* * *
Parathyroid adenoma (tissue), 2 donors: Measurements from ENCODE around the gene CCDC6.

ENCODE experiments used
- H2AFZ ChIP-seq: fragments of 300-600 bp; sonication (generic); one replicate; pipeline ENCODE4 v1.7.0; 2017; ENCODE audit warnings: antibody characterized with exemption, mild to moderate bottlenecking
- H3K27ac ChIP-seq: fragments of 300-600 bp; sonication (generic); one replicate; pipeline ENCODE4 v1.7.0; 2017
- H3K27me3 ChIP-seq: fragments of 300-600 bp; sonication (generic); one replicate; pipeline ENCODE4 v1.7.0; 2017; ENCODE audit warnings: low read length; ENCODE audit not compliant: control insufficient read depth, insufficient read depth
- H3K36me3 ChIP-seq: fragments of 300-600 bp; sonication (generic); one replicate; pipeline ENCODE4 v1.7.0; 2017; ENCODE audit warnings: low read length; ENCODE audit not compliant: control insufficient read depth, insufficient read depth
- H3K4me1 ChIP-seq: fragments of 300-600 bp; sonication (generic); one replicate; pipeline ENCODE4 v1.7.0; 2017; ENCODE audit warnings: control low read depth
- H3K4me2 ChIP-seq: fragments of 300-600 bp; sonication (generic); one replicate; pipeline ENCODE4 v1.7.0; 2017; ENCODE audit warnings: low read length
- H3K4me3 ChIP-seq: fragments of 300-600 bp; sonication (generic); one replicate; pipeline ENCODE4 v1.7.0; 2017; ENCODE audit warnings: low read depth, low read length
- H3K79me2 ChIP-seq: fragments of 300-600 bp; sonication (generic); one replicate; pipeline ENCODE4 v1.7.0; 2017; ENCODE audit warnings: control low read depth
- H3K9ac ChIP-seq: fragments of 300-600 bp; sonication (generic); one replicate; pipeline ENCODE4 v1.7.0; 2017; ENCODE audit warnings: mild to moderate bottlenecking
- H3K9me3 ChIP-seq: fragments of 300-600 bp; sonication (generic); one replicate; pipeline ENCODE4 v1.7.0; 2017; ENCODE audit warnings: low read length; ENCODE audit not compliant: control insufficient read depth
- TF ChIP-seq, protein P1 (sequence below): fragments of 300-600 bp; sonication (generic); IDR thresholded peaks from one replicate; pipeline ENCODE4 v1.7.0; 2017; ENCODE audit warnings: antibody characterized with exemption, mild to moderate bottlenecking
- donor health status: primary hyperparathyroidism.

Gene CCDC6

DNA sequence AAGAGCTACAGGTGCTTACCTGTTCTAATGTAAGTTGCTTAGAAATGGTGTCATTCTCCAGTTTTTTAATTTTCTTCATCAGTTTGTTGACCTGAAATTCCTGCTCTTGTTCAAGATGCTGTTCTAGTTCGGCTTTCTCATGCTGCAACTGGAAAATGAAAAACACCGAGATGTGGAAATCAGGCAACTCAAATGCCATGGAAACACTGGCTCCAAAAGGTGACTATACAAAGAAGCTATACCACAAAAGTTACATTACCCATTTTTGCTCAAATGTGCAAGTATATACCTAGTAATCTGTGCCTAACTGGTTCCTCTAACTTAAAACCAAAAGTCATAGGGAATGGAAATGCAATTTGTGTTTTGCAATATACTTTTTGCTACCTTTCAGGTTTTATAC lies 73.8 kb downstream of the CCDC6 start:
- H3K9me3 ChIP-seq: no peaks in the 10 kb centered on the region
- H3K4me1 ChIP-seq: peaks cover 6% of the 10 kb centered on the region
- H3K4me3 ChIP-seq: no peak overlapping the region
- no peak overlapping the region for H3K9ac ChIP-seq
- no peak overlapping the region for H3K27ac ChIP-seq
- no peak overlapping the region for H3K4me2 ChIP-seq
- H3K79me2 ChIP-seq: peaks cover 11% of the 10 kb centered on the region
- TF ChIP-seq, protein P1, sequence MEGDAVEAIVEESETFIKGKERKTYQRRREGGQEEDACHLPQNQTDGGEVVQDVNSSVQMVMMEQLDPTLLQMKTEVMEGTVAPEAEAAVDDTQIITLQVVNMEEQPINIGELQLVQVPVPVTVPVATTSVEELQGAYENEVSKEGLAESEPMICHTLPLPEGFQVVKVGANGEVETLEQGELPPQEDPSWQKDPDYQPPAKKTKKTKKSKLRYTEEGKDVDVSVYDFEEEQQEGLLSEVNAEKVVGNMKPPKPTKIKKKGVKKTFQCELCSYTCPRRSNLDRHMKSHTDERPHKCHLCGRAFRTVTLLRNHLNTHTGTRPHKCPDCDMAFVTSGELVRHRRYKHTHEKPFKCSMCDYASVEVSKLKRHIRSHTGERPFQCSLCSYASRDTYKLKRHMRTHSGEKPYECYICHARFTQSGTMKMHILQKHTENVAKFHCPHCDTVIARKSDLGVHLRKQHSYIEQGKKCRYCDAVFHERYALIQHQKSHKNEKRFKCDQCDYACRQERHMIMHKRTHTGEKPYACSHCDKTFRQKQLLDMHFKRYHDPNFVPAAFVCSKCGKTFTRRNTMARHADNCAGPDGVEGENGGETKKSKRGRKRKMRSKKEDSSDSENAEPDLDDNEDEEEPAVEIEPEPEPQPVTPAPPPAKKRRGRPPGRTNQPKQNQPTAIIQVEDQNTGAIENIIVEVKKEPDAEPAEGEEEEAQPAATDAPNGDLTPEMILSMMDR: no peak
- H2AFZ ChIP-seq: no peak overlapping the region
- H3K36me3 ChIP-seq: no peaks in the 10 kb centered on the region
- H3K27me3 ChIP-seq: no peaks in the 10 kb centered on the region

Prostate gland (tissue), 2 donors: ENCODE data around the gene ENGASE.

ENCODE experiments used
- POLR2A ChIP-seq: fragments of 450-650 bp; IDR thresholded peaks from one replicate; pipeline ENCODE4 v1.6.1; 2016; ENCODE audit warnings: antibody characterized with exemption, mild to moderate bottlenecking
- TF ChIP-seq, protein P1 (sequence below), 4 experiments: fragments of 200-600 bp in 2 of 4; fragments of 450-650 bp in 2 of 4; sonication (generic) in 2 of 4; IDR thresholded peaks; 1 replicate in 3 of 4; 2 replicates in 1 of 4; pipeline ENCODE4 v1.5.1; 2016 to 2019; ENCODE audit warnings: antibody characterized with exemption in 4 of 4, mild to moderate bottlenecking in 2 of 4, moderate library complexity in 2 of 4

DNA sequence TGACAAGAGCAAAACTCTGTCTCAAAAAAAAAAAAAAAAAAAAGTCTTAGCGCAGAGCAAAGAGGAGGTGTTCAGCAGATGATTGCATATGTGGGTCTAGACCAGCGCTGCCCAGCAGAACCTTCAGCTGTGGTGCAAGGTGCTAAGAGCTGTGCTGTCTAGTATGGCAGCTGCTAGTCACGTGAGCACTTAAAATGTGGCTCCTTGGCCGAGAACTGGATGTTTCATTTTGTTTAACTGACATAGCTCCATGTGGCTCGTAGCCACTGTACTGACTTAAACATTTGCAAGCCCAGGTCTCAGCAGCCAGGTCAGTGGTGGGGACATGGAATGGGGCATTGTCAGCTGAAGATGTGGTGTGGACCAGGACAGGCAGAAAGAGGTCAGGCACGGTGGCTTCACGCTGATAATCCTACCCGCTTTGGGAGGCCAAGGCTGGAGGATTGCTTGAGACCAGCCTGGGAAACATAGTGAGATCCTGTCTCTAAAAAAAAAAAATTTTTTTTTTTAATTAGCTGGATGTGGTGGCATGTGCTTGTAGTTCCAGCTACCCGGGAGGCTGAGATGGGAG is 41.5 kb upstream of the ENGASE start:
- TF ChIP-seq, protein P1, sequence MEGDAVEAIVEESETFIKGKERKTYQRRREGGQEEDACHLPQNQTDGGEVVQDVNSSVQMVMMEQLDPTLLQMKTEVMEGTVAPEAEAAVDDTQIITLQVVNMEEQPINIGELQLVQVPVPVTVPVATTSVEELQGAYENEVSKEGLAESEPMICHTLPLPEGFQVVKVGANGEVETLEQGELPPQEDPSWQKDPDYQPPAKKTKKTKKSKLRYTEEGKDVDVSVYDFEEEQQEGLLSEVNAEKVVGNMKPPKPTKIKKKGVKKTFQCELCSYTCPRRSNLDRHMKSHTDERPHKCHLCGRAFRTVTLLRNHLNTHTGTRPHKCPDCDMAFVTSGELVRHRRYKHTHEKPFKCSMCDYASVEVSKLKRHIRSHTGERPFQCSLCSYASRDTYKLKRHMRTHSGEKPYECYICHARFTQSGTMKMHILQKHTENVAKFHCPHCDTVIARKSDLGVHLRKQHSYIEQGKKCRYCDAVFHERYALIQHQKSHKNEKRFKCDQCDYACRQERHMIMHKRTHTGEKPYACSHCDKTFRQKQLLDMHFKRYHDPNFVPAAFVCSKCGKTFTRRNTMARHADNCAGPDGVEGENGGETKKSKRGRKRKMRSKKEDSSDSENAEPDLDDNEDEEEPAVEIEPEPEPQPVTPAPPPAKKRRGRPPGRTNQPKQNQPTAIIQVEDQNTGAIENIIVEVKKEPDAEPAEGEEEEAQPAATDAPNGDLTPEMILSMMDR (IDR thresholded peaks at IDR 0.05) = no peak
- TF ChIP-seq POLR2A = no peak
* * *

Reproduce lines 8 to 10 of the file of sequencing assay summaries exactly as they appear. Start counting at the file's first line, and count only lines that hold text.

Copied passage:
- H3K4me2 ChIP-seq: fragments of 300-600 bp; sonication (generic); one replicate; pipeline ENCODE4 v1.7.0; 2017; ENCODE audit warnings: low read length
- H3K4me3 ChIP-seq: fragments of 300-600 bp; sonication (generic); one replicate; pipeline ENCODE4 v1.7.0; 2017; ENCODE audit warnings: low read depth, low read length
- H3K79me2 ChIP-seq: fragments of 300-600 bp; sonication (generic); one replicate; pipeline ENCODE4 v1.7.0; 2017; ENCODE audit warnings: control low read depth